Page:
● Pre JDK 11, licensing terms are unchanged e.g. can continue to use Oracle
JDK 8 in prod indefinitely
11. General Impact of Changes to Oracle Updates & Support
Based on what’s known today*, you can only have 2 of 3 previously described
stability, security, zero-cost (must sacrifice one, to some extent). (*See slide 13).
Option 1 - Secure & Free, But sacrifice Stability
● Case - Security important, but don’t want to spend any money...
● To ensure availability of security updates you need to commit to switching to
major new versions of the JDK immediately on release (every 6 months)
● Reduces stability - Adopt new releases in prod before battle-tested by others
● Also a commitment to regression test and possibly update app (if breaking
changes) every 6 months
12. Option 2 - Stable & Free, But sacrifice Security (May be avoidable*)
● Stability at zero cost still possible by staying on previous LTS release (e.g. 8) after new
one (e.g. 9) released, & upgrading at leisure. But (as of today) no guarantee continue to
receive free updates (inc. security patches) when Oracle cease to provide them.
Option 3 - Secure & Stable, But not free (May be avoidable*)
● To get stability & security as before, might now need to pay for it.
● Can continue to use previous LTS release (e.g. 8 or 11), but (as of today) access to
updates after 6 months only guaranteed with commercial support contract from vendor
● Also, to receive updates for non-LTS releases almost certainly need commercial
support contract, which fewer vendors are offering (not Oracle)
General Impact of Changes to Oracle Updates & Support
13. *Future provision of overlapping free updates for previous JDK releases relies on
continued contribution to OpenJDK from other parties, which is still TBC -
● Requires other OpenJDK committers donate effort to backport updates (fixes &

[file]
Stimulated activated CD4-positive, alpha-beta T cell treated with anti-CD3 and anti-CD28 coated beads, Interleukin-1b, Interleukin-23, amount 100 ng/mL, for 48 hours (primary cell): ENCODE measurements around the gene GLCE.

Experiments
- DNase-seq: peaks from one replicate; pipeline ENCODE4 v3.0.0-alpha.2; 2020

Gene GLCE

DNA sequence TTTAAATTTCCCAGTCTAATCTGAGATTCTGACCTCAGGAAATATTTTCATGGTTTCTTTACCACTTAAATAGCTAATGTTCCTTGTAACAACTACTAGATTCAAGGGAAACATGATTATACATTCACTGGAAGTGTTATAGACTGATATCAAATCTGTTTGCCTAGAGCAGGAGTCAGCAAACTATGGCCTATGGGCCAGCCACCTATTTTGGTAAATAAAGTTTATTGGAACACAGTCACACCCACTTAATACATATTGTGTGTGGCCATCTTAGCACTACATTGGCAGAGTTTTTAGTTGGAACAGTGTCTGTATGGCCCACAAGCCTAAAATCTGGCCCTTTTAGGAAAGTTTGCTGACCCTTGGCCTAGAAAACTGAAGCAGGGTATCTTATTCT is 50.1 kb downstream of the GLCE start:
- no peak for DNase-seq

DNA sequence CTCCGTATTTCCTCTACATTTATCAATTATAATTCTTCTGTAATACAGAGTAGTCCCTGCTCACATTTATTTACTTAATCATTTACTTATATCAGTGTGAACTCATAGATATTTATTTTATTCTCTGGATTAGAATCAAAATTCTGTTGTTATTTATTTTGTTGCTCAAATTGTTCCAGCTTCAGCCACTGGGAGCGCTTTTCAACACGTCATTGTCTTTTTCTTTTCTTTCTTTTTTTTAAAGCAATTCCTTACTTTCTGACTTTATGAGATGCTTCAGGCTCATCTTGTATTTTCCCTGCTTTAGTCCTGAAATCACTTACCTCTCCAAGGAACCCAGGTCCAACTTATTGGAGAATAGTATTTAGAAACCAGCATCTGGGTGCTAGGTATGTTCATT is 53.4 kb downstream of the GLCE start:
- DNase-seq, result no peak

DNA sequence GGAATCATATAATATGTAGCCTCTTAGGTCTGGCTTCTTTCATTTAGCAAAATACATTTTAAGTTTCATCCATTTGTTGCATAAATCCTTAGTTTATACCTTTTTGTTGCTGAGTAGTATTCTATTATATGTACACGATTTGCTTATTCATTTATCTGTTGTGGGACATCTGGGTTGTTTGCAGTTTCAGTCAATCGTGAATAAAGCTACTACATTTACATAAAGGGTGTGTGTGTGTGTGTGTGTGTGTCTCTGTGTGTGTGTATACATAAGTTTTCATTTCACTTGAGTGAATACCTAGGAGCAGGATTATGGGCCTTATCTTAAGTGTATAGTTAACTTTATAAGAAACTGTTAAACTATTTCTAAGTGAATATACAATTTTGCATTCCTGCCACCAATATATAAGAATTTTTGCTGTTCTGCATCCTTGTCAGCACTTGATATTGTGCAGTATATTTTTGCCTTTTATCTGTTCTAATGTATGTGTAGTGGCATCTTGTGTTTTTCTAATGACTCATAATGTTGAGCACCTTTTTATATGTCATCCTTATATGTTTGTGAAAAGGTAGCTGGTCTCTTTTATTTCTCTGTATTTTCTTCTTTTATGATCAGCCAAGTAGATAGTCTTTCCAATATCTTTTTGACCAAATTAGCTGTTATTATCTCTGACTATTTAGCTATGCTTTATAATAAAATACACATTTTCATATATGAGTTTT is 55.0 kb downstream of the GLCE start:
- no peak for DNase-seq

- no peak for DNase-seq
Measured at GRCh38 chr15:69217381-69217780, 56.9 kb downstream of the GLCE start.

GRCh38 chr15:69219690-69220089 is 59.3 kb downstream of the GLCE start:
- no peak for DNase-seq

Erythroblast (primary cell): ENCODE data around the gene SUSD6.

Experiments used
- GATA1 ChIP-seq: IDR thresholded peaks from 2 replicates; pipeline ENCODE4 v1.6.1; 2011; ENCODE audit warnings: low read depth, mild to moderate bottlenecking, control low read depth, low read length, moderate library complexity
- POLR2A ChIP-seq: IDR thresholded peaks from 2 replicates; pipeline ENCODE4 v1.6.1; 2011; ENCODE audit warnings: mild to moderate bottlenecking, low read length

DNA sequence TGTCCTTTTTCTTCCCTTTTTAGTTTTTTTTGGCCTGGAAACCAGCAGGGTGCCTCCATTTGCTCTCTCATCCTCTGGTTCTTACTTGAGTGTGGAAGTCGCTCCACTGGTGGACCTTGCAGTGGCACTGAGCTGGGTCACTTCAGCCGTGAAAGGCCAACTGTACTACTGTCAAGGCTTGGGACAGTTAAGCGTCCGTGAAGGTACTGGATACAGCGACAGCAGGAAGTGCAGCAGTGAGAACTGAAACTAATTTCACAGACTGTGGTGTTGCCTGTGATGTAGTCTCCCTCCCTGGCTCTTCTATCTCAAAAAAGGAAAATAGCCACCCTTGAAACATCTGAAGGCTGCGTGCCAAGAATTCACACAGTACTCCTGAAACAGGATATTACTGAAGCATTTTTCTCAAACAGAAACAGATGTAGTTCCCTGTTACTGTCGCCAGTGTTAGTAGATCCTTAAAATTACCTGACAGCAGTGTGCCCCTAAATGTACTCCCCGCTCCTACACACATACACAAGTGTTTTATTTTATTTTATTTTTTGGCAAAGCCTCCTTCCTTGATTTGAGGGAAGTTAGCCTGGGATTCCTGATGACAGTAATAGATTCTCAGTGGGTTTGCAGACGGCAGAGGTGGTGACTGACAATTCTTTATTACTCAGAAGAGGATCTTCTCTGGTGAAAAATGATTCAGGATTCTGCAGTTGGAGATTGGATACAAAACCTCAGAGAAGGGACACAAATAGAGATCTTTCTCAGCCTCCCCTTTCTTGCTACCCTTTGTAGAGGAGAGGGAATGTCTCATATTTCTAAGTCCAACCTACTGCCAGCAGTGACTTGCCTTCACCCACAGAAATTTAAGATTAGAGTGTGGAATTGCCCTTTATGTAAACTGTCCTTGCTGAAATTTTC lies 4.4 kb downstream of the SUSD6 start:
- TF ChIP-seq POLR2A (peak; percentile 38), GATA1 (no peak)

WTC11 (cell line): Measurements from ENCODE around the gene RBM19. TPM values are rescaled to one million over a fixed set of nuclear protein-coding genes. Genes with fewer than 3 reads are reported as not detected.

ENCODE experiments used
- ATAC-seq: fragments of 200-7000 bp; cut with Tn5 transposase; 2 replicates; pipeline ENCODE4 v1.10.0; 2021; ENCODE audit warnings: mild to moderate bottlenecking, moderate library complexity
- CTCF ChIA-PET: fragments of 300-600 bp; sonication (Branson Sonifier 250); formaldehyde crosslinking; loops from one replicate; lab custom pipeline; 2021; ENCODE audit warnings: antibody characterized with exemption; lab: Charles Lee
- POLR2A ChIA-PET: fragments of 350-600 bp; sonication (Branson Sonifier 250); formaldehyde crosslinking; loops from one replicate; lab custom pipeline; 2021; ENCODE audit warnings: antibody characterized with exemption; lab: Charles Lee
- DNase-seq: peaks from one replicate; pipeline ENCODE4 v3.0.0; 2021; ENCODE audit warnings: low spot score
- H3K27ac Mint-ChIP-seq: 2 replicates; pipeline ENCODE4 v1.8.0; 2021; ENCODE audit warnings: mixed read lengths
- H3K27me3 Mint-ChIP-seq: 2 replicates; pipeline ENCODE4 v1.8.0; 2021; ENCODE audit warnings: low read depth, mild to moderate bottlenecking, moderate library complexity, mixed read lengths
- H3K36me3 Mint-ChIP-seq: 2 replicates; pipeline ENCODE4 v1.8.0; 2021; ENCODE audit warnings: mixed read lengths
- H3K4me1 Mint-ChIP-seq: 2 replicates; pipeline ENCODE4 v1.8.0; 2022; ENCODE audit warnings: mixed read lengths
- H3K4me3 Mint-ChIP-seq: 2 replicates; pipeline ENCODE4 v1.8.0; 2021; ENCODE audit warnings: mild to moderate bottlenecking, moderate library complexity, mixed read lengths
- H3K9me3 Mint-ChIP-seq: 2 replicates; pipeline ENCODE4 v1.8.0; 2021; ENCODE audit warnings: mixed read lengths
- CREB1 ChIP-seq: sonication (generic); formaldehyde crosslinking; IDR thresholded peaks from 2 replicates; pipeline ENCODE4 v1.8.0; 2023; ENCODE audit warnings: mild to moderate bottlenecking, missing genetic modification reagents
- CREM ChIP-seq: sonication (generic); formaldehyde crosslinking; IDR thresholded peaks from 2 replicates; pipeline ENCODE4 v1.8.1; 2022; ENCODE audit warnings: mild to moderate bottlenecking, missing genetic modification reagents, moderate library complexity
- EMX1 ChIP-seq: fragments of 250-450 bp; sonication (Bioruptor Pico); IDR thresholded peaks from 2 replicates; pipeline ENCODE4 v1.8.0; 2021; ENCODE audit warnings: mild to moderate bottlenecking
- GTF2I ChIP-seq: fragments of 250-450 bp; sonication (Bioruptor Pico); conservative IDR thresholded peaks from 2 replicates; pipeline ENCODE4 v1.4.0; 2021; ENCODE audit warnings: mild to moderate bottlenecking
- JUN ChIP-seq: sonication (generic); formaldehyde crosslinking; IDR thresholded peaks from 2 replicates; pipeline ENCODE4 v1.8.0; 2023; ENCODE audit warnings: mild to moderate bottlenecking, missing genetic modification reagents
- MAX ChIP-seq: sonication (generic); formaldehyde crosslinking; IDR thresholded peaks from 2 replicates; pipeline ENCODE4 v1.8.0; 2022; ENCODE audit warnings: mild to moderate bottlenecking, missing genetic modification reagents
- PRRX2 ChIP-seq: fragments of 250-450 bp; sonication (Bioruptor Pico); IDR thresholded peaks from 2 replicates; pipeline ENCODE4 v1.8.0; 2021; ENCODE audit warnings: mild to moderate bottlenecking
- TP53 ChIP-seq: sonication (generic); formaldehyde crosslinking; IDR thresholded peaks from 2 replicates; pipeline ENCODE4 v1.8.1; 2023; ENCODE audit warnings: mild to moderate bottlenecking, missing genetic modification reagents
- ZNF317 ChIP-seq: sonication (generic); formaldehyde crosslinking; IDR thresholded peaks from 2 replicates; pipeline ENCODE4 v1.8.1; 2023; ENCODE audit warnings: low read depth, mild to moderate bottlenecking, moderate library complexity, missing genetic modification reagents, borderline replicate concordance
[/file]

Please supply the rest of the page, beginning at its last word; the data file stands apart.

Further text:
security updates) after Oracle ceases; And other orgs to provide builds
● +ve - RedHat & others already do it for JDK 6 & 7. And Linux distro builds. But
Oracle changes create greater maintenance burden - more releases, earlier
● -ve - As of today no one yet appointed maintenance leads for JDK 8U, 9U, 10U
● Expectation - RedHat & others continue to provide updates, but for Oracle’s
LTS releases (only), starting with JDK 8.
○ If happens, can still have Stable, Secure & Free - but ONLY for LTS releases
General Impact of Changes to Oracle Updates & Support
14. Potential Benefits of Paid Support
1. Retain stability - Might not be necessary, hopefully long term, overlapping
updates to LTS releases continue to be provided by other OpenJDK committers
2. Obtain updates to non-LTS releases in prod - Nobody offering this for free.
And only a subset of support vendors offering it.
3. Support Java - Paying for support is one way to show support for Java. There
are also other, more direct ways to support Java OSS community.
15. My Advice for JVM dev teams
If/while you company is not paying for JDK support -
1) Choice of JDK
1. Do not start using Oracle JDK in prod - If you don’t have a license.
2. Do not start using Oracle OpenJDK in prod - It will only receives updates for 6
3. Review current choice JDK in few months when each provider’s position clearer
on key criteria
a. Length of time new builds produced for JDK update releases (both LTS and non-LTS)
b. Quality of builds - Primarily testing for JSE conformance (TCK tests).
4. AdoptOpenJDK may become best free JDK to use with respect to criteria
16. My Advice for JVM dev teams
2) JDK Release Adoption
● Only use LTS JDK releases (currently 8 or 11) in prod
○ Maximises likelihood you’ll continue to benefit from free updates for > 6 months (stable,
● Otherwise...before just adopting non-LTS JDK releases (9, 10, 12,...) in prod,
ensure you discuss and understand trade-offs & risks -
○ No free updates (including security patches) after 6 months
○ Reduces future paid support options (e.g. Oracle don’t offer it for non-LTS)
○ Is adoption of a non-LTS release really essential for biz?